The most striking aspect of Australia’s ‘China Debate’ today revolves around the issue of political donations with claims that China is seeking to undermine Australian democracy and shift policy positions in Canberra in ways which are favourable to Beijing.
Managing relations with China is one of the most fraught challenges Australia is facing in the foreign policy realm. Given China’s economic rise and thereby its growing influence in the global stage, maintaining healthy relations with China is policy priority for Australia. China is by far Australia’s largest trading partner, with two-way trade reaching the target of 180 billion Australian dollars a year. Additionally, around 1.2 million Australians have Chinese heritage. However, politically the relationship has had its peaks and troughs. In recent years, concerns have arisen over Chinese investments in Australia, Beijing’s establishment of an Air Defence Identification Zone (ADIZ) in the East China Sea, and the arrest of ethnically Chinese Australian citizens in China, among others. As Rory Medcalf points out, “there has been seemingly dramatic change of direction in the past two years, towards a relationship with China based more on security and sovereignty, balancing economic opportunity with heightened awareness of risk.”
The most striking aspect of Australia’s ‘China Debate’ today revolves around the issue of political donations with claims that China is seeking to undermine Australian democracy and shift policy positions in Canberra in ways which are favourable to Beijing. Australian media reports from the year 2017 have highlighted how the Chinese Communist Party (CCP) is systematically silencing critics in Australia and co-opting Chinese-language media to present favourable views. In 2015, the Australian Security Intelligence Organisation (ASIO) had issued a warning to the two major political parties in Australia that two of Australia’s most well-known donors had “strong connections to the CCP”. In December 2017, another report in the Australian had identified candidates in the state and local government elections who they regarded as having close ties with Chinese intelligence services. This is believed to be a deliberate strategy by Beijing to wield influence through Australian domestic political system. A well-known case was of Sam Dastyari, a famous Labor Party Senator who was forced to retire after the Fairfex Media reported that he had reiterated Beijing’s stand on the South China Sea issue while standing alongside a Chinese citizen donor. In recent years, the CCP’s efforts at influencing and interfering in Australia have become increasingly bold with an overt agenda to influence Chinese communities in Australia. The recently announced consolidation of Chinese state media outlets under the Propaganda Department and the expansion of the United Front Work Department’s mandate for overseas Chinese suggest that the CCP’s activities in Australia are likely to continue and potentially intensify.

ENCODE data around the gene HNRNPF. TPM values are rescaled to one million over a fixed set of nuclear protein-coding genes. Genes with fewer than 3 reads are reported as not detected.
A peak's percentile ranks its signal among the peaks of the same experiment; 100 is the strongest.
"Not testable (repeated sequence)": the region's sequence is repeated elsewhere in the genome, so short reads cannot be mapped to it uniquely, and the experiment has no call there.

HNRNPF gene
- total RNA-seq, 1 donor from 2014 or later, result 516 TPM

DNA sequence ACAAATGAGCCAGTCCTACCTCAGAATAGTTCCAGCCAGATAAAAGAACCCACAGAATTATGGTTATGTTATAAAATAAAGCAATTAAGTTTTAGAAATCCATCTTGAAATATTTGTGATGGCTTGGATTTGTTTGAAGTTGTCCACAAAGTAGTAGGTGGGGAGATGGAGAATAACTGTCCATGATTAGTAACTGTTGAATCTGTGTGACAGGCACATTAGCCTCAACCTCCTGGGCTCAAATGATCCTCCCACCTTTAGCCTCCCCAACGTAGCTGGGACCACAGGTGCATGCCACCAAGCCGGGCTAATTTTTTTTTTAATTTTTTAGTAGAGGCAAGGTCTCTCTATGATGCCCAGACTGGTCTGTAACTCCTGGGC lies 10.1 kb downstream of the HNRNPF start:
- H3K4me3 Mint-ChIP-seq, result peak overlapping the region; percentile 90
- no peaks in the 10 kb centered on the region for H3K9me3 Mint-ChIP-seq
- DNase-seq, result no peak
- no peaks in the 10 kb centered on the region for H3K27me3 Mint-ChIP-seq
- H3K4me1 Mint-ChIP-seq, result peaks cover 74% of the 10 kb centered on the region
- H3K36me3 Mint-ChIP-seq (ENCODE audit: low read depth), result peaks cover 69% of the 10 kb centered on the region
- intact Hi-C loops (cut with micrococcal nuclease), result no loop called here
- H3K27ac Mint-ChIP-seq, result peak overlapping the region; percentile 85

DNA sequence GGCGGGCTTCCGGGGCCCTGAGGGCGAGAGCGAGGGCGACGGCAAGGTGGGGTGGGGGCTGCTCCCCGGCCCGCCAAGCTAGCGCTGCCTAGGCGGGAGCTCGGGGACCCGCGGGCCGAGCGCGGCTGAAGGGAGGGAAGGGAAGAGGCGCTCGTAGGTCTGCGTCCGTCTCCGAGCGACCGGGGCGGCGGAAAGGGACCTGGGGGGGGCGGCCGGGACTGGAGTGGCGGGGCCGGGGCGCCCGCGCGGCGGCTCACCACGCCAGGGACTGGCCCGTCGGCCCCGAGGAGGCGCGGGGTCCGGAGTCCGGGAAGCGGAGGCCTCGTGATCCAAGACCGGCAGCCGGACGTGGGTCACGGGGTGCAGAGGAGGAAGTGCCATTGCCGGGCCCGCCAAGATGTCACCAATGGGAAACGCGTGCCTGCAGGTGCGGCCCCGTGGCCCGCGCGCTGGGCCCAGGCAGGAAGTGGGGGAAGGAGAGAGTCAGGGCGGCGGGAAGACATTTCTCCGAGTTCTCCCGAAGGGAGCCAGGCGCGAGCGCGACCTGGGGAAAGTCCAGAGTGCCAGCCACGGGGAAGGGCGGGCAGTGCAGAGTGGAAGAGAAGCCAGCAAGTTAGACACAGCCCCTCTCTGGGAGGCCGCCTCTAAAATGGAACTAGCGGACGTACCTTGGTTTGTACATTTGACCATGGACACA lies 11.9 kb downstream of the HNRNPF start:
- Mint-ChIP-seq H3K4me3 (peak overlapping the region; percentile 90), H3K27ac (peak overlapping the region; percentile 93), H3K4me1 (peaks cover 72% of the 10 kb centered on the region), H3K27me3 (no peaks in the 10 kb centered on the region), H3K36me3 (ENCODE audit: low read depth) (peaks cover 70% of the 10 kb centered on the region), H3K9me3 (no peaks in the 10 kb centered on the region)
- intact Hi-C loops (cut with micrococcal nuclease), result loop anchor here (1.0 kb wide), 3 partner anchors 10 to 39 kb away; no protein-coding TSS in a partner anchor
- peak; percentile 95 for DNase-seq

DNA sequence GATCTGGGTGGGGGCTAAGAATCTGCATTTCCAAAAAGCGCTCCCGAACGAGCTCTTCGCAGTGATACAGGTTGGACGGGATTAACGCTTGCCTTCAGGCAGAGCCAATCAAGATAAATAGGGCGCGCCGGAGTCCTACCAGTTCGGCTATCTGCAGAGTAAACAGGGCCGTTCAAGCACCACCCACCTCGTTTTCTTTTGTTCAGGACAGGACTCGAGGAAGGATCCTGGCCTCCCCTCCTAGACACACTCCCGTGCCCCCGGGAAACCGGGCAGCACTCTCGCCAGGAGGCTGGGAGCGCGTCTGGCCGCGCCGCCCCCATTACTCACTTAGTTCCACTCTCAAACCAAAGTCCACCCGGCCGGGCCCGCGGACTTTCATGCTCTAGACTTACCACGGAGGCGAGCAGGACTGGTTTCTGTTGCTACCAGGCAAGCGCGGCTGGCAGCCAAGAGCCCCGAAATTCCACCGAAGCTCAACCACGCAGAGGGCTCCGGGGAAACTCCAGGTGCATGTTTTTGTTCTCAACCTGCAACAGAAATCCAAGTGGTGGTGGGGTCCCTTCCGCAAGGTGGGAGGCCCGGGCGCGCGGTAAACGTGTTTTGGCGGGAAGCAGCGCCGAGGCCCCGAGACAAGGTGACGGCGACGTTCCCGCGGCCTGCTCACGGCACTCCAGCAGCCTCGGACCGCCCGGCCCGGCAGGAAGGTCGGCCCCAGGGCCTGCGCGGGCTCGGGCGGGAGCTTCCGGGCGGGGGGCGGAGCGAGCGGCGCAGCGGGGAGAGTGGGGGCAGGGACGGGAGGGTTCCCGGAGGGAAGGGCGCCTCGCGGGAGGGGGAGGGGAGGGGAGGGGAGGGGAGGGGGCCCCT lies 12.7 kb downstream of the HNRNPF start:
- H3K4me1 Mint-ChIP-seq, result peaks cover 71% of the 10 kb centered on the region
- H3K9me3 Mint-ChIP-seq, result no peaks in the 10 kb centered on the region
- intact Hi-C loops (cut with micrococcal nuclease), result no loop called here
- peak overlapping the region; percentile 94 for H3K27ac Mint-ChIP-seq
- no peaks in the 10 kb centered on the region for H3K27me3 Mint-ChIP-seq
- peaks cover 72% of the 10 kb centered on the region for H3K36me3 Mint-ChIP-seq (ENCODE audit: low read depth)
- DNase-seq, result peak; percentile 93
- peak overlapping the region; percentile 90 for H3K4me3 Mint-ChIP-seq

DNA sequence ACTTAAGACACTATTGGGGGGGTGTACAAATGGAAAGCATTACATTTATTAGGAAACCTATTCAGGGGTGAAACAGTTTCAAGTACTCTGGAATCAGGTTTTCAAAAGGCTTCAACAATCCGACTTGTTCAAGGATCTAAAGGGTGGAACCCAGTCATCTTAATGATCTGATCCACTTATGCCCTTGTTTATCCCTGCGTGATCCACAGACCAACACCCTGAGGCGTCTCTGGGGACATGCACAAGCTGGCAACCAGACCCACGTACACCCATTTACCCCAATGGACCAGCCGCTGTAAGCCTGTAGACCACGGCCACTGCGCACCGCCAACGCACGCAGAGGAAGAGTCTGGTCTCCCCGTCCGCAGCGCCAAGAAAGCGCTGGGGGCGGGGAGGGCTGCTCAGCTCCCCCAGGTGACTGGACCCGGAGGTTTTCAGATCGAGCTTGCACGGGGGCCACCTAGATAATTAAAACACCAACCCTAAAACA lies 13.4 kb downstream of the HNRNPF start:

While some in Australia have been appreciative of the media and other agencies for bringing out the harmful impacts of Chinese donations as it is important for securing national interests, some have even been critical by pointing out that these accusations should be backed by proper facts. In a piece in the Asia Dialogue it was pointed out that contrary to the assertion that there has been a persistent increase in Chinese donations, data from 2015 and 2016 show that “Chinese donations were in line with the annual average over the past decade, less than half that recorded in 2008, and less than one-fifth that in 2014.” Australian citizens with significant business interests in China made these donations. These facts are not included in the reports of the media agencies. Furthermore, it was observed that there has been an increase in foreign donations in general and not just from Chinese sources. In the last seven federal election cycles, foreign donations in general have ranged between 0.03 per cent of total donations and 6.13 per cent.
Some have even linked this issue to having a racially discriminatory undertone. Joo-Cheong Tham, an academic at the University of Melbourne who specialises in the study of money in Australian politics, remarked: “why is ancestry or country of birth presumed to be significant among “Chinese” political donors but not among others?” This is also a challenge, which Australia is facing as to how to maintain its image as a multicultural country, while being cautious and watchful of the growing Chinese influence, especially the influence of the CCP. Domestically, there needs to be sustained reassurance and outreach to Chinese Australian communities, that the hardline measures are not targeted at them.